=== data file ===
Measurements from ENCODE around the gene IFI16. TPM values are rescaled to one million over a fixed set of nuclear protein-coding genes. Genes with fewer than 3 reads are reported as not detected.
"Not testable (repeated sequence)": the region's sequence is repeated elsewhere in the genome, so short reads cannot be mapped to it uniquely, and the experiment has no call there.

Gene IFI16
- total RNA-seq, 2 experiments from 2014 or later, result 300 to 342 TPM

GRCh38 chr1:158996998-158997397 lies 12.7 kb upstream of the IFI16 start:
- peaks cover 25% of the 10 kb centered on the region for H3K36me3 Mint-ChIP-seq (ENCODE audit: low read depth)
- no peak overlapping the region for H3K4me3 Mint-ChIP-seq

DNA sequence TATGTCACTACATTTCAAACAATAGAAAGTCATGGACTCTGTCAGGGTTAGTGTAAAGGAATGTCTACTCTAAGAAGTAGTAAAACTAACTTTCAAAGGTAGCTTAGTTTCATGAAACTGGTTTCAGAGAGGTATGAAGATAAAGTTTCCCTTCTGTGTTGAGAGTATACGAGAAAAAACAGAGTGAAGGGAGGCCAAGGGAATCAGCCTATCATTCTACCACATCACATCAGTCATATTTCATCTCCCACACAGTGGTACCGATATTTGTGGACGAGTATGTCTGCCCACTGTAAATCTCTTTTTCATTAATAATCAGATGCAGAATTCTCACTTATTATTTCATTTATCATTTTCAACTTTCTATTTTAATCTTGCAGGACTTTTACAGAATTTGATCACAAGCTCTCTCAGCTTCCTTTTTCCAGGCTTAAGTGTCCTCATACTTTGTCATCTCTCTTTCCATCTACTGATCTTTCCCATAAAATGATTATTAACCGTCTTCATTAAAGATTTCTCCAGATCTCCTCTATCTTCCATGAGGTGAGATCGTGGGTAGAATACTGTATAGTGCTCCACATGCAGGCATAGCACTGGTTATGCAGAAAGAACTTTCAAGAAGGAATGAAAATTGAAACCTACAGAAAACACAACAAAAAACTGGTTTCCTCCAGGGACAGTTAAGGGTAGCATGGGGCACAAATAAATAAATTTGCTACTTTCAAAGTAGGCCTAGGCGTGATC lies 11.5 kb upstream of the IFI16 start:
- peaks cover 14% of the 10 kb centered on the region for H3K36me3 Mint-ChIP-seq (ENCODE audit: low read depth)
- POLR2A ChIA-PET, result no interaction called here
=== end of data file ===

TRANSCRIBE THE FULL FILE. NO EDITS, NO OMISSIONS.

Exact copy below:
Measurements from ENCODE around the gene IFI16. TPM values are rescaled to one million over a fixed set of nuclear protein-coding genes. Genes with fewer than 3 reads are reported as not detected.
"Not testable (repeated sequence)": the region's sequence is repeated elsewhere in the genome, so short reads cannot be mapped to it uniquely, and the experiment has no call there.

Gene IFI16
- total RNA-seq, 2 experiments from 2014 or later, result 300 to 342 TPM

GRCh38 chr1:158996998-158997397 lies 12.7 kb upstream of the IFI16 start:
- peaks cover 25% of the 10 kb centered on the region for H3K36me3 Mint-ChIP-seq (ENCODE audit: low read depth)
- no peak overlapping the region for H3K4me3 Mint-ChIP-seq

DNA sequence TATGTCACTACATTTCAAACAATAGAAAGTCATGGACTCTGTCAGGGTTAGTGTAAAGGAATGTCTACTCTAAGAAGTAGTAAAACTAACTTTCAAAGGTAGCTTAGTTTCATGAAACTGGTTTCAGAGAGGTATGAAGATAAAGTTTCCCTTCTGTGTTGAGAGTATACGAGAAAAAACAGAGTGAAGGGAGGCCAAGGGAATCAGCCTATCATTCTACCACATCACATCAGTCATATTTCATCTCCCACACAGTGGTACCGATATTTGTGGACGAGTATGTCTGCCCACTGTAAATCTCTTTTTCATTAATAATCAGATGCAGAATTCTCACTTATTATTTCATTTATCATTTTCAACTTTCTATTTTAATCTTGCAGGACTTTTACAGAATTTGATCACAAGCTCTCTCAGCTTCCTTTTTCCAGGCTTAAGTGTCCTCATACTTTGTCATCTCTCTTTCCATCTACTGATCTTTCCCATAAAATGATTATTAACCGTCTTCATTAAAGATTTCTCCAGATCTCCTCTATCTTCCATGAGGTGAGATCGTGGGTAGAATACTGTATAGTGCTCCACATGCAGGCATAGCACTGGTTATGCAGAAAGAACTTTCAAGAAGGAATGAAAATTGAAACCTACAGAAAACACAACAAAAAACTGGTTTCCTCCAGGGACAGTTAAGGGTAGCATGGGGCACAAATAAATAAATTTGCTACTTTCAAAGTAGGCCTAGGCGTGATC lies 11.5 kb upstream of the IFI16 start:
- peaks cover 14% of the 10 kb centered on the region for H3K36me3 Mint-ChIP-seq (ENCODE audit: low read depth)
- POLR2A ChIA-PET, result no interaction called here